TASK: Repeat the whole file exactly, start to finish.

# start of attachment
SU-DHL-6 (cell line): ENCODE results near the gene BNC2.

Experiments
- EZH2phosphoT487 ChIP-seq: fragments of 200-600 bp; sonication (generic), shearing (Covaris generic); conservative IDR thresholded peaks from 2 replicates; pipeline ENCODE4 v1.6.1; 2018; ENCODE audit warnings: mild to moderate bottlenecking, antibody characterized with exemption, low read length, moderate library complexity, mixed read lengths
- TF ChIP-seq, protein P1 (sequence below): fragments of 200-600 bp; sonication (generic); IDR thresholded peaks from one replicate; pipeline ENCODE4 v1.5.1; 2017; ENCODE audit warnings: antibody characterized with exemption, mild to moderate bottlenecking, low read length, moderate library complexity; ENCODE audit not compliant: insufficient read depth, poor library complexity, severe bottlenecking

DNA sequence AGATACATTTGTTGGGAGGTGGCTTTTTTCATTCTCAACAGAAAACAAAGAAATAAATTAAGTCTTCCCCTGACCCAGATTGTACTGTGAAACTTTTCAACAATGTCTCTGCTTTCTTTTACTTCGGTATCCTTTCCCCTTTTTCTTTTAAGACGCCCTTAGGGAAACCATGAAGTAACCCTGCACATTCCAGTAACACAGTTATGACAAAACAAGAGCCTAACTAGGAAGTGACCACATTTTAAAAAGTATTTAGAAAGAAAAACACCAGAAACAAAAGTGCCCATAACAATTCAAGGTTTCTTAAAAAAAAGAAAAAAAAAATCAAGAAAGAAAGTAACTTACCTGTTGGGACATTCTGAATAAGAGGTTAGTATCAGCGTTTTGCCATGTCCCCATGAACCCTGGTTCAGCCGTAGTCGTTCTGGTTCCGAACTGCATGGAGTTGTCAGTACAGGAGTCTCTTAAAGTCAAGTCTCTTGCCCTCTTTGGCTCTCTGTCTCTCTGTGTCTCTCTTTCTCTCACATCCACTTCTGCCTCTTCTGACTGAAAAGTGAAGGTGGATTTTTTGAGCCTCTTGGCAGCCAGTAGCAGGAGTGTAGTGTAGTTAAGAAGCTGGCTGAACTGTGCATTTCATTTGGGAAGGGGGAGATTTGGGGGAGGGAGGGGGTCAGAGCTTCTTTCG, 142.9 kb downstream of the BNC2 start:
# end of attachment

SU-DHL-6 (cell line): ENCODE results near the gene BNC2.

Experiments
- EZH2phosphoT487 ChIP-seq: fragments of 200-600 bp; sonication (generic), shearing (Covaris generic); conservative IDR thresholded peaks from 2 replicates; pipeline ENCODE4 v1.6.1; 2018; ENCODE audit warnings: mild to moderate bottlenecking, antibody characterized with exemption, low read length, moderate library complexity, mixed read lengths
- TF ChIP-seq, protein P1 (sequence below): fragments of 200-600 bp; sonication (generic); IDR thresholded peaks from one replicate; pipeline ENCODE4 v1.5.1; 2017; ENCODE audit warnings: antibody characterized with exemption, mild to moderate bottlenecking, low read length, moderate library complexity; ENCODE audit not compliant: insufficient read depth, poor library complexity, severe bottlenecking

DNA sequence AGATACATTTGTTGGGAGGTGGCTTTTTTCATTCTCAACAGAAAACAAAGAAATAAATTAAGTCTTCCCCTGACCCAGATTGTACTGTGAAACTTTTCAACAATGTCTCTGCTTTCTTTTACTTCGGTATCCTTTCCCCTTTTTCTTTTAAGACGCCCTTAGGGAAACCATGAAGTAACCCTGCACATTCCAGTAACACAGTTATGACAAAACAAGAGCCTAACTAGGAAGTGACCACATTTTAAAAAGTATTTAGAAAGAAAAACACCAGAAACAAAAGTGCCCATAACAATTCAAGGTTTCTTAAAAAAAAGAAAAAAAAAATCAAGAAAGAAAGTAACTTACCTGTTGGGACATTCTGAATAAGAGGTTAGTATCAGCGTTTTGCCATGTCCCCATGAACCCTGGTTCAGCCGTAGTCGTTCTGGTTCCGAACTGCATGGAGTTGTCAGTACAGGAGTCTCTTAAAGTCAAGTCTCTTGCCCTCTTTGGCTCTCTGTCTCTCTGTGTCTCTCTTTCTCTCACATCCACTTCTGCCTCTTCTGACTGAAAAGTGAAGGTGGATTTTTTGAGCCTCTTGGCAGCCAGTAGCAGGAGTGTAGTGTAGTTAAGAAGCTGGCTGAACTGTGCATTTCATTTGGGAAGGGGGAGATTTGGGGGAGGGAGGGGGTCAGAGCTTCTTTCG, 142.9 kb downstream of the BNC2 start: